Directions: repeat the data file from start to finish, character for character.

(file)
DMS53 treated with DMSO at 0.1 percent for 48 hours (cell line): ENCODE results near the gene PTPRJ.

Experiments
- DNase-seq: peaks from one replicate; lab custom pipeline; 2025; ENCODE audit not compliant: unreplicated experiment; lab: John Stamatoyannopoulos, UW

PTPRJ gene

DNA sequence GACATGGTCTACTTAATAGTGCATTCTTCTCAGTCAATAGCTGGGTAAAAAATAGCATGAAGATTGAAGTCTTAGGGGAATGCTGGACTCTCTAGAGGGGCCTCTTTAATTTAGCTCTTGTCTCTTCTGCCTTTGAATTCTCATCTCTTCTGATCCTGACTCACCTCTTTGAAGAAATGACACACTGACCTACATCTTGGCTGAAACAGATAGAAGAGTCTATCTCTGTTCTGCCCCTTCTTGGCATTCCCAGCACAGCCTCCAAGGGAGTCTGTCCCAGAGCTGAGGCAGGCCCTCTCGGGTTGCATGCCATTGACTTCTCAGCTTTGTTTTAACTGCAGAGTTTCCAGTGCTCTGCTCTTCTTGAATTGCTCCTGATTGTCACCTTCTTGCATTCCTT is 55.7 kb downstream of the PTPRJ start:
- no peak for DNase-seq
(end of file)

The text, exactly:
DMS53 treated with DMSO at 0.1 percent for 48 hours (cell line): ENCODE results near the gene PTPRJ.

Experiments
- DNase-seq: peaks from one replicate; lab custom pipeline; 2025; ENCODE audit not compliant: unreplicated experiment; lab: John Stamatoyannopoulos, UW

PTPRJ gene

DNA sequence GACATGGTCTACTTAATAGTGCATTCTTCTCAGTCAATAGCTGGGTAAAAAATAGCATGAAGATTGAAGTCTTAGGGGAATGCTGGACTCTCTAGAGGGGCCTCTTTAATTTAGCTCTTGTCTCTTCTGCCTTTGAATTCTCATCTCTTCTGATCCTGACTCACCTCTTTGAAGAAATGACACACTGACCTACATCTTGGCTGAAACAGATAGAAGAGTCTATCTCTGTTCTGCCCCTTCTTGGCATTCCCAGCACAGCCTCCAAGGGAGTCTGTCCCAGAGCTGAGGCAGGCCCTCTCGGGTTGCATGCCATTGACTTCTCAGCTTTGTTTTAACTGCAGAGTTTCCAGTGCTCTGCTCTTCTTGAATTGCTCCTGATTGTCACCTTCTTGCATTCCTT is 55.7 kb downstream of the PTPRJ start:
- no peak for DNase-seq